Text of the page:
At the University of Kansas, some chemical engineers study petroleum, others work on solvents. Then there’s Professor Stevin Gehrke. He casts his scientific lens downward, looking for the future of medicine in things that scurry underfoot.
“What’s different about a bug that goes ‘squish’ when you step on it and a bug that goes ‘crunch’ when you step on it?” Gehrke describes his work.
Should lawmakers withhold funding from the University of Kansas if the school doesn’t fire a professor over a highly controversial tweet? Professor David Guth blasted the National Rifle Association on Twitter in the wake of the Navy Yard shooting on Twitter, and now many are calling for accountability.
In the first part of Tuesday's Up to Date, we discuss just how far employers can go when their employees make charged statements on social media.
When you think of getting a bicycle, finding one made of bamboo isn't usually your first thought.
In the second part of Wednesday'sUp to Date, we talk with University of Kansas design professor Lance Rake about how he took an underused Alabama crop and turned it into an economic stimulus for the town of Greensboro, Ala.
Researchers at the University of Kansas say fatty acids added to baby formula produce lasting gains in intelligence and performance.
Infant formula has been enriched with fatty acids since 2001, based in part on research done by University of Kansas scientists John Colombo and Susan Carlson. The new findings by Colombo and Carlson are based on 81 babies who were tested every six months over a span of six years.
The U.S. Supreme Court has unanimously ruled that segments of naturally-occurring human genes cannot be patented. The ruling may change the focus of genomic research, but it won't stop it.
Professor Andrew Torrance specializes in biotechnology patent law at the University of Kansas. He says the ruling falls hardest on companies that have invested billions of dollars, hoping to profit from patents on human gene fragments like those that help reveal a person’s risk for breast cancer.
Kansas Gov. Sam Brownback wants lawmakers to extend a temporary sales tax hike as a way to fund the state's universities.
The governor says cuts to higher education would be a momentum-killer at a time when he thinks a lot of positive things are happening in Kansas. Lawmakers are hesitant to extend the sales tax hike, which was approved in 2010 on the condition that it would expire July 1 of this year.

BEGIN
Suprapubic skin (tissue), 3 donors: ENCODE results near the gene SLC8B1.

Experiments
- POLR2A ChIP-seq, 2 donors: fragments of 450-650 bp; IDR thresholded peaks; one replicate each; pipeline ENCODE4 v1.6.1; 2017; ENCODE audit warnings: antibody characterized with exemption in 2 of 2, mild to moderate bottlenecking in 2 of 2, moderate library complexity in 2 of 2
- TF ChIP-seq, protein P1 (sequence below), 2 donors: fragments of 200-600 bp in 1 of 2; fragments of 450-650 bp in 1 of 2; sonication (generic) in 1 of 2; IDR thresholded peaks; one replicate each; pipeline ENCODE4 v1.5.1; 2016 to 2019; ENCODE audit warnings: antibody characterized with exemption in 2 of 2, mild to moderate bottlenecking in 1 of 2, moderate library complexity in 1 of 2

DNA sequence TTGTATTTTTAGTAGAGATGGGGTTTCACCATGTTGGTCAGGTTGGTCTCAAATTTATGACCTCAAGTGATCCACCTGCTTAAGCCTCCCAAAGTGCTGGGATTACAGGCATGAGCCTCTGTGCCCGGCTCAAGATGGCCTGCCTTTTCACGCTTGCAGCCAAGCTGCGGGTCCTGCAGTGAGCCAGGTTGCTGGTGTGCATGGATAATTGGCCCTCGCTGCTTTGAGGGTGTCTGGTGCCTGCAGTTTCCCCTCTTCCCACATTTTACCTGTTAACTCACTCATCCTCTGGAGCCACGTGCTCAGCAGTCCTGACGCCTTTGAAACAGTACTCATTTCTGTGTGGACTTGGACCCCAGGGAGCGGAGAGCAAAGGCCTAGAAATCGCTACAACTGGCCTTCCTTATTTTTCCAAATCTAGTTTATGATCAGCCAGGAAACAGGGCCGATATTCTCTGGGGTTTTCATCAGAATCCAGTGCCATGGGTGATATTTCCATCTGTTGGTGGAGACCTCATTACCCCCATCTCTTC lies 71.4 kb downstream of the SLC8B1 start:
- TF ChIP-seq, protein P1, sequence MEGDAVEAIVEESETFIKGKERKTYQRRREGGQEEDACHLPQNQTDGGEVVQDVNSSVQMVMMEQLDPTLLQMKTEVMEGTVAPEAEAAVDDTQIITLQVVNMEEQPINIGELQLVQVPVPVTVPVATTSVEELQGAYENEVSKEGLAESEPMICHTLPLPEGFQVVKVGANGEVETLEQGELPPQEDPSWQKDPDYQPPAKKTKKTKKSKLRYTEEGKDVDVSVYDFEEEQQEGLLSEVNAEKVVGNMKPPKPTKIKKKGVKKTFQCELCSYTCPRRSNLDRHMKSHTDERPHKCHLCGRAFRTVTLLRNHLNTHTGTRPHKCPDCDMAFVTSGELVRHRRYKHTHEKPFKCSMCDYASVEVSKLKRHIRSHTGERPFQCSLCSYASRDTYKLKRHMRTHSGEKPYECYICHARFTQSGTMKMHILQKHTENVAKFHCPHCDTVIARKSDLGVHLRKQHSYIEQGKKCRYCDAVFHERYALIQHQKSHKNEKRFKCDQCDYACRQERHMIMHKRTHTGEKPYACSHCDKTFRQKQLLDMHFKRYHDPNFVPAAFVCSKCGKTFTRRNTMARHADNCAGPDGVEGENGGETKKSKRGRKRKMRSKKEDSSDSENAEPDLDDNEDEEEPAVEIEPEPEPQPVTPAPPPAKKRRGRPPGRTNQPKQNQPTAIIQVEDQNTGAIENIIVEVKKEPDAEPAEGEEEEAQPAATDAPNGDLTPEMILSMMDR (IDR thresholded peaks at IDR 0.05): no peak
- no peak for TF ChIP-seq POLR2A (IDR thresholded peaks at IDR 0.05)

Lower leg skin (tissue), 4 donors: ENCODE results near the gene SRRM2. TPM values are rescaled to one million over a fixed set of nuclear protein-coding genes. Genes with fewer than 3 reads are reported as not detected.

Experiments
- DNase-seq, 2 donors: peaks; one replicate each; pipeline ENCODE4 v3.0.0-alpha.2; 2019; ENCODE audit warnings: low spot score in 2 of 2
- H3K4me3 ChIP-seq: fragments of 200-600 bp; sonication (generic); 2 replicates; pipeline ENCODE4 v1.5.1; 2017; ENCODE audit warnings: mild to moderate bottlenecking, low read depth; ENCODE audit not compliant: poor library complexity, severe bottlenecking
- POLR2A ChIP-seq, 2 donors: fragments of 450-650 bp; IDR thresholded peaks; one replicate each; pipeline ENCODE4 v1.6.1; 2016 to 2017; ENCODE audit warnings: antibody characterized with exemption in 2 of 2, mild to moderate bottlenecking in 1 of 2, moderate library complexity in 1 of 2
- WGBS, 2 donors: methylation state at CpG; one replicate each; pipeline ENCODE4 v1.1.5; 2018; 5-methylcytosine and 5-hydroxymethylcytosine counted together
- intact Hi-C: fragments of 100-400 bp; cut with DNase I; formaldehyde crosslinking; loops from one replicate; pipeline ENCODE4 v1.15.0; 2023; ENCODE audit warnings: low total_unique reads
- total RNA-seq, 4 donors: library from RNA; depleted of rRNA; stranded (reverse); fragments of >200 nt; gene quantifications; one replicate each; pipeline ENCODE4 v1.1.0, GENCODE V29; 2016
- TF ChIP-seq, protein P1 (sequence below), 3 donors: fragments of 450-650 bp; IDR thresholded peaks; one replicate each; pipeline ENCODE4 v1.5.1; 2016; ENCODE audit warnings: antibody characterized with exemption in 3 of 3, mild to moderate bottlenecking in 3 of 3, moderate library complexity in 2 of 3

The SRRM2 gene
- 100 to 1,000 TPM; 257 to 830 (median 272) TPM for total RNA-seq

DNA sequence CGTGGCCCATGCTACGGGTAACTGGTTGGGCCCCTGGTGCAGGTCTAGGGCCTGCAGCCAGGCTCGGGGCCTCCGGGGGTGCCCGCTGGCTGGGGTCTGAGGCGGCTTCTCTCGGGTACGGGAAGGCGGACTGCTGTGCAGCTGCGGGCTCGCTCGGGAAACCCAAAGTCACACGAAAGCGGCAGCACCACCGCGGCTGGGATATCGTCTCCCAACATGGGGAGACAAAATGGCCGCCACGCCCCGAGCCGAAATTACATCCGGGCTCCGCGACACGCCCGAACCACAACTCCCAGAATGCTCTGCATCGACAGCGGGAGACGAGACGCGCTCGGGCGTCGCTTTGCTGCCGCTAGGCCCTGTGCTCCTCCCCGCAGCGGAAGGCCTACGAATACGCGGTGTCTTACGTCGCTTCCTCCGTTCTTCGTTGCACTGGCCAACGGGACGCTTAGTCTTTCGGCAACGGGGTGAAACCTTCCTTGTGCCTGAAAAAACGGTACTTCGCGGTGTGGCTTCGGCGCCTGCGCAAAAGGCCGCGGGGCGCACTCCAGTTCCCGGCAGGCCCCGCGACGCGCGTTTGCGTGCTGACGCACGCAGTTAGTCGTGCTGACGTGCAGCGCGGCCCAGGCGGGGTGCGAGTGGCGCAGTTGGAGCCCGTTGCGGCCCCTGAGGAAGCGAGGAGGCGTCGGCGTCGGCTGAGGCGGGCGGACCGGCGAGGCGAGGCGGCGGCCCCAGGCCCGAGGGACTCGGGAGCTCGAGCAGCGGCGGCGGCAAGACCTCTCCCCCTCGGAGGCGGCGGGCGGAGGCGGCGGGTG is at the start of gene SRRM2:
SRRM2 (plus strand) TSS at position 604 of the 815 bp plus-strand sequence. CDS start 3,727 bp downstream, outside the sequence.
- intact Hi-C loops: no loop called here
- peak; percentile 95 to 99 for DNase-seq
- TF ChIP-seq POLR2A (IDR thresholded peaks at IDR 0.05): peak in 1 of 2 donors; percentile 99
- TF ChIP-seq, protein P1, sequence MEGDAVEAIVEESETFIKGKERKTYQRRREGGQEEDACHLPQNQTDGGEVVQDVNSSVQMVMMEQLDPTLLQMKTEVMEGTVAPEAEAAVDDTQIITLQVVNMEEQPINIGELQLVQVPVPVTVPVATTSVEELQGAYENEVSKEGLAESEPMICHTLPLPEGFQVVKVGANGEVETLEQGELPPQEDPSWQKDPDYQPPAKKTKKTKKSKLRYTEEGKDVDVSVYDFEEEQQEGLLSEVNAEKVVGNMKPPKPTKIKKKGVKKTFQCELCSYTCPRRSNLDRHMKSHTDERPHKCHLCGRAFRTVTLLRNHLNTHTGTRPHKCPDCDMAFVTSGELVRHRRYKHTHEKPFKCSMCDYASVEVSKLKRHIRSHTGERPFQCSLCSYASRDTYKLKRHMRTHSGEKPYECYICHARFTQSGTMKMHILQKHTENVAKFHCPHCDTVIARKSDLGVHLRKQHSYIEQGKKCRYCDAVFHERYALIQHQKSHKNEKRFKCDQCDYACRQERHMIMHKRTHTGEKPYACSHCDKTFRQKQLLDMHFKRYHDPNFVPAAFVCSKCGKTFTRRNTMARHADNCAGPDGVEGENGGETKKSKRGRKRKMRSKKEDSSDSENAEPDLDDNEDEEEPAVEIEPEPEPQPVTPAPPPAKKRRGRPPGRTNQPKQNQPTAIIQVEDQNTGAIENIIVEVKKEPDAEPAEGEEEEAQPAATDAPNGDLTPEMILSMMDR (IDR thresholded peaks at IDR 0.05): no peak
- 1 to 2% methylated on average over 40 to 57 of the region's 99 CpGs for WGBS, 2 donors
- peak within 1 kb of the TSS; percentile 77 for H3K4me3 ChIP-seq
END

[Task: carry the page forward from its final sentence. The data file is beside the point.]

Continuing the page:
Following a tour of the University of Kansas School of Medicine in Salina, Brownback called the facility a great place to invest.
Blacks and Jews have historically had a complicated relationship in the United States. And it’s perhaps the most evident when they claim the same religion, or historical ancestry. The development of Black Israelite or Black Jewish faith has its roots in Kansas, according to the book The Chosen People: The Rise of American Black Israelite Religions by University of Kansas history and American studies professor, Jacob Dorman.
When researchers submit proposals to the National Institutes of Health to get funding, they don’t indicate their race or ethnicity. But black researchers are a third less likely than other equally-qualified researchers to receive NIH funding.
What images best convey the meaning of politics in America? An exhibition at the Spencer Museum of Art in Lawrence explores this idea through photography, prints, paintings, archival political ads, and a poodle skirt.
Leaders from the University of Kansas, politicians and health officials, including U.S. Health and Human Services Secretary Kathleen Sebelius, will gather at the University of Kansas Medical Center this afternoon to formally announce KU Cancer Center becoming a National Cancer Institute designation.
That Wyandotte County is grappling with some major health issues is no secret. It’s ranked one of the least healthy regions in Kansas, and findings from a recent health assessment reaffirm the challenges:
A new exhibition at the Spencer Museum of Art at KU, entitled Cryptograph, celebrates Alan Turing, a visionary British mathematician whose work formed the conceptual basis for the modern computers that we use today.
Seventy years ago, on February 19, 1942, President Franklin Roosevelt signed Executive Order 9066. This action, just a few months after the Japanese attacked Pearl Harbor, forced an estimated 120,000 Japanese Americans into internment camps.
2012 is here -- much to the terror of some of the world's doomsayers. It's the year that the ancient Mayans are said to have predicted the end of the world. Not so, say scholars of the Maya, who lived and live today in Mexico and Central America.
In the era of Facebook and Twitter – one TMI update or insensitive comment could have lasting consequences. Join Dr. Bruce Liese and guest host Bill Anderson today for a look at a kind of intelligence that has nothing to do with your IQ, but everything to do with success in your relationships and career – your emotional intelligence.
Luckily even if you aren't in tune with your emotional intelligence, you can learn to adapt. Dr. Liese says:
Today on the show, let's take a look at morality. How did you determine your ideas of what’s right, and what’s wrong? How come you can know that something's wrong and still do it? Does it matter if someone’s watching? Dr. Bruce Liese joins us to explain how moral judgments and behaviors work.
Why do some people have an excessive desire to possess more than they need? Our guest Dr. Bruce Liese says that greed is its own punishment.
“As we get more,” Dr. Liese says, “it is less rewarding. It’s an interesting phenomena—greed is counterintuitive if you believe in the law of diminishing returns.”
From the beginnings of greed in childhood to Facebook friend greed, we delve into what makes us want—and when it goes wrong. Join us for a conversation about the origins and social implications of the "never enough" syndrome.